Tuesday, August 11, 2015

EUsday Tuesday, Part II of IV

Part I | Part II | Part III | Part IV | Photos

Our flight from Geneva to Munich was slightly delayed, but we got on the subway and made it into the city without issue, bemused by the utter lack of ticket checkers on the train. We opted for Litty's Hotel, a smaller, less expensive hotel a few blocks out of the town center nestled amongst halal restaurants and strip clubs. Normally, its lack of air conditioning would have been quaint, but we happened to visit during a heat wave, meaning that we had to choose between quiet suffocation or the echoing car horns and misanthropes on the corner that continuously amplified up to our 4th floor room in a postive feedback loop like a neo-conservative's Facebook feed. On a positive note, the standard European breakfast of breads, hard-boiled eggs, yogurt, and random bits of lunch meat, cheese, and vegetables was included, and we made sure to fill up every morning.

Upon arrival, we met up with Returned Mike and Annie and had our first beer garden experience. With their liter beers and sausage permutations, beer gardens are a fun and novel experience right up until they aren't -- this takes about two and a half days of non-stop beer garden meals. The premier beer garden, Hofbrauhaus, was far too crowded and touristy to enjoy, but we did use their free toilets several times throughout the trip.

On our first full day in Munich, we signed up for an English tour of Munich through Mike's Bike Tours, run by resident Australians for maximum accent dissonance. Munich is actually a very bike-friendly zone, with cleanly marked bike lanes and kilometers of wooded trails off the main roads, but I still felt more comfortable in the parks than anywhere near cars. As part of the tour, our guide, Julian, had us reenact a famous statue in a quiet courtyard where no one would steal our bikes, before releasing us out into the busy courtyard to see the real thing.

After the tour, we saw a church would have been nice on its own merits, had it not been filled with a new-age art exhibit called "Clouds" consisting of white strings dangling from the ceiling, and then had drinks at a rooftop bar, Eiche, in the bohemian district. We also visited Frauenkirche, a church with steeples like boobs and an interior as boring as coleslaw. Our final sightseeing stop of the day was the Michael Jackson memorial, a statue of a more historical persona which had been taken over by Beat It fans as a shrine to the late pop king (because "Black or White" Lives Matter).

On day two, we took an English tour of the Dachau concentration camp led by yet another Australian, and then sorted out our travel exit plans at the EurAide desk in the train station (which was just as helpful as advertised in Rick Steve's Munich book). After another Biergarten lunch, we visited Asamkirche, which was easily the most interesting church in the set, full of gaudy, ridiculous sculptures and biblical scenes that would have been just as well at home in a Pirates of the Caribbean movie. We only got a glimpse from the foyer this night, because an organ recital was about to start and the ticket seller was incredibly worried about the idea that we would willingly sneak into an organ recital, but we came back the next day for a longer visit.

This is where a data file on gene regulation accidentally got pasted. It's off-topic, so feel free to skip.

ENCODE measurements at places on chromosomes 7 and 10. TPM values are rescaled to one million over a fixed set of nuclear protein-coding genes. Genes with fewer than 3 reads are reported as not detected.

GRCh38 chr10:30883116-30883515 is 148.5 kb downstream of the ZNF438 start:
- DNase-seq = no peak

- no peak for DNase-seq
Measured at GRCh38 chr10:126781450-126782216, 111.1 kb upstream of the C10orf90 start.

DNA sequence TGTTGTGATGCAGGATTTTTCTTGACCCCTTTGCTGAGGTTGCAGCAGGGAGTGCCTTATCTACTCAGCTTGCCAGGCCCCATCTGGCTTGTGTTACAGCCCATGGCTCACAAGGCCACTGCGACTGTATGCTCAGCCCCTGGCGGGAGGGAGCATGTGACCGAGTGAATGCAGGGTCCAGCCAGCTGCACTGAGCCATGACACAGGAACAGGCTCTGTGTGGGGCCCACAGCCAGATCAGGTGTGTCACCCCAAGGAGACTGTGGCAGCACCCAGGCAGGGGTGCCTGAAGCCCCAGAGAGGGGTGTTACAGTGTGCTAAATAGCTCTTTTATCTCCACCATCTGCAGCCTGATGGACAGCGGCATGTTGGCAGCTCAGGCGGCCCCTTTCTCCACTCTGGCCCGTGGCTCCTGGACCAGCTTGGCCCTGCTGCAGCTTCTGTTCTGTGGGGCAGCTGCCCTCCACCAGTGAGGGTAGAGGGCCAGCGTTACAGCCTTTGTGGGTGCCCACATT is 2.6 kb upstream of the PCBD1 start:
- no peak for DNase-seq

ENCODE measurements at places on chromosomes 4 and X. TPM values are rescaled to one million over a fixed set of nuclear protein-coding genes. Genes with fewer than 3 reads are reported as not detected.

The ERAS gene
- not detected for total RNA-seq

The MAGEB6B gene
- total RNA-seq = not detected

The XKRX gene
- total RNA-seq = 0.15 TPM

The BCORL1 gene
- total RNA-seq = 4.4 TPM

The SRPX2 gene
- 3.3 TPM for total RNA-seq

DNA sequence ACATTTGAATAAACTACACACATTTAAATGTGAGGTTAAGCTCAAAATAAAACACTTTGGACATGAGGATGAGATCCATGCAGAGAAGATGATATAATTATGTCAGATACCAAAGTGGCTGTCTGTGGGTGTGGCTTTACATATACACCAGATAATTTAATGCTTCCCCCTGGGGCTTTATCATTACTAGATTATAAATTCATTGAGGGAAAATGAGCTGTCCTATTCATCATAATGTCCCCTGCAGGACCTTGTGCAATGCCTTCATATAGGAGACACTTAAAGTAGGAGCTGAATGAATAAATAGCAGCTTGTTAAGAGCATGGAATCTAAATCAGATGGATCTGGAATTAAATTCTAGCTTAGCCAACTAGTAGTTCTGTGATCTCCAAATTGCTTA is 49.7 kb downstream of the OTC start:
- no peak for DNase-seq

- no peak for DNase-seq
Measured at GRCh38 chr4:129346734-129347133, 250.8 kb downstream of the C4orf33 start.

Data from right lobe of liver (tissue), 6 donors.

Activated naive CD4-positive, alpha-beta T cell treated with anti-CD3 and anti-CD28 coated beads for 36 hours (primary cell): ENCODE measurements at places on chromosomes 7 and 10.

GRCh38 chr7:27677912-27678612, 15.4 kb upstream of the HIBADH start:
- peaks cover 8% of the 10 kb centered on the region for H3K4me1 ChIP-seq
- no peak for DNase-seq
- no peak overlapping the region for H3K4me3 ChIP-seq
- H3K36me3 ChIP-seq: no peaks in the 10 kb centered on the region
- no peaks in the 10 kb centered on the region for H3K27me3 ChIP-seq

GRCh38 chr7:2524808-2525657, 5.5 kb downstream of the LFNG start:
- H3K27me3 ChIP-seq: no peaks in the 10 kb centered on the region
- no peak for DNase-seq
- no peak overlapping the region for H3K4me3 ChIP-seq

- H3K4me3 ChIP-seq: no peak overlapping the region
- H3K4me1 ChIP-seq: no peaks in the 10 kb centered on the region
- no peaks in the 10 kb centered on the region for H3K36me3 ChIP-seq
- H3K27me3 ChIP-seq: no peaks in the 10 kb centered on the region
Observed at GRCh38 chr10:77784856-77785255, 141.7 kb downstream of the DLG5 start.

For day three, Mike and Annie split off to go see dumb art while Rebecca and I went to the Munich City Museum for some history and knick-knacks. The Museum was fun, although the English walkthrough guidebook was a little out of sync with what was actually on display. We especially enjoyed the 4th floor Music Museum (having skipped the 3rd floor puppets), full of playable instruments and a lonely security guard who implored us across language barriers to try out all of the exhibits.

We then rented bikes again and spent a leisurely afternoon in the English Garden, baaing at sheep, eating currywurst, and learning Munich traffic patterns. We also went up to the top of St. Peter's which granted a nice view, but was horribly designed for two-way traffic -- it will take you over thirty minutes to get to the top and slowly circle 360 degrees because people are incapable of not treating the parapet like an aisle at Costco.

For our final night in Munich, we ate at Opatija's. Not realizing that there were two Opatija's within a four block radius, each couple sat in a different Opatija's wondering where the other couple was until we figured out what was going on.

Overall, Munich was a fun city to visit, although it was definitely made more fun by being there with friends. On its own merits, it doesn't really have much to offer that felt unique or Europe-ancient. I guess the city couldn't help getting bombed to rubble in the war, but I was hoping to see more unique architectures and attractions. Give it two days, skip the top of St. Peter's and ignore the mechanical clock in the Marienplatz, which is about as impressive as watching a 5-disc DVD player swap discs.

To Be Continued Next Tuesday: Asian Tourists and Impossibly Vertical Mountains in Grindelwald

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